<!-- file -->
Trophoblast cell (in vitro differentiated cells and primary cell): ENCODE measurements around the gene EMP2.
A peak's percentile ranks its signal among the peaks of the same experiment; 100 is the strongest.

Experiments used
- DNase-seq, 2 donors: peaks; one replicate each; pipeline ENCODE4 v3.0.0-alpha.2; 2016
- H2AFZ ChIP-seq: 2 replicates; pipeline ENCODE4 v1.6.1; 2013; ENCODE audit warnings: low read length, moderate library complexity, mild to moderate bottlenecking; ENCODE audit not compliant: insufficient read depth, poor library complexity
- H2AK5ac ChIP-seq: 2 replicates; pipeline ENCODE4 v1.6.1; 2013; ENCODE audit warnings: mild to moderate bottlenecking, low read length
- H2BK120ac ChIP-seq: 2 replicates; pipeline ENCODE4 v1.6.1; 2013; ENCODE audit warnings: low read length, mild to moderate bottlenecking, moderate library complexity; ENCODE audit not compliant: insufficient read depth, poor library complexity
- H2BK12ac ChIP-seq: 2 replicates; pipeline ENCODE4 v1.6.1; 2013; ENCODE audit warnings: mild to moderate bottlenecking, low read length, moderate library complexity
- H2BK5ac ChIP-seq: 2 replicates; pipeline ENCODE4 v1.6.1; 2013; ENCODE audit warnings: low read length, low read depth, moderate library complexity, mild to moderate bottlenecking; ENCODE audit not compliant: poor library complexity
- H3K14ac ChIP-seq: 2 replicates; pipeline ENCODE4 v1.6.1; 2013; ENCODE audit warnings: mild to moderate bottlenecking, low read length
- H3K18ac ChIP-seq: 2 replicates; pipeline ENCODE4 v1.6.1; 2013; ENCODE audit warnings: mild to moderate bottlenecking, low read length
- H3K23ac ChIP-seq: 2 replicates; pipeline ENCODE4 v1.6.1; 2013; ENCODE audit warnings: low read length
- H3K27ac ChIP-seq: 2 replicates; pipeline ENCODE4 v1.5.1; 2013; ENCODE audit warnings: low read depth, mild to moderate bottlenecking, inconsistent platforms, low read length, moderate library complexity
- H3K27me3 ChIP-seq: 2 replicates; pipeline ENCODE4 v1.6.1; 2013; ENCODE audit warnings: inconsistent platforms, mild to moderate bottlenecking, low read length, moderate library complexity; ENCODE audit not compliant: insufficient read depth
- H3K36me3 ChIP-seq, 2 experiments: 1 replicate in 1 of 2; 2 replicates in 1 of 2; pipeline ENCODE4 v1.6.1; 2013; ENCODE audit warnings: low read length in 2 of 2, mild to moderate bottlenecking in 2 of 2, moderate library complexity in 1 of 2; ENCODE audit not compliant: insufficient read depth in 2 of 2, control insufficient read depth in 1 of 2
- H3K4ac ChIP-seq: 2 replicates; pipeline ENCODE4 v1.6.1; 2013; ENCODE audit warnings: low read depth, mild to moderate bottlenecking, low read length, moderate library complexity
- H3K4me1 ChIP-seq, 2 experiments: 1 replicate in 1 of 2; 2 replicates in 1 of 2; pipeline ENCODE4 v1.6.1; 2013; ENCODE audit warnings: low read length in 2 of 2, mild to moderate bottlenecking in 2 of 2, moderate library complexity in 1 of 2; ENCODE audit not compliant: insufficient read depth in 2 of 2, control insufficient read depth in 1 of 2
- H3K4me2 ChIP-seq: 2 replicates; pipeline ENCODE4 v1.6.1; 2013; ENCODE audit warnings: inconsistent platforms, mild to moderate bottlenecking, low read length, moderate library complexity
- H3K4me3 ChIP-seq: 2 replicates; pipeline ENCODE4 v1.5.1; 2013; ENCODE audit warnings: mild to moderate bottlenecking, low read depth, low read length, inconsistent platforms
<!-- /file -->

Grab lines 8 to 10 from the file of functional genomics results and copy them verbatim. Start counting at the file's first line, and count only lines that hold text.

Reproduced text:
- H2BK12ac ChIP-seq: 2 replicates; pipeline ENCODE4 v1.6.1; 2013; ENCODE audit warnings: mild to moderate bottlenecking, low read length, moderate library complexity
- H2BK5ac ChIP-seq: 2 replicates; pipeline ENCODE4 v1.6.1; 2013; ENCODE audit warnings: low read length, low read depth, moderate library complexity, mild to moderate bottlenecking; ENCODE audit not compliant: poor library complexity
- H3K14ac ChIP-seq: 2 replicates; pipeline ENCODE4 v1.6.1; 2013; ENCODE audit warnings: mild to moderate bottlenecking, low read length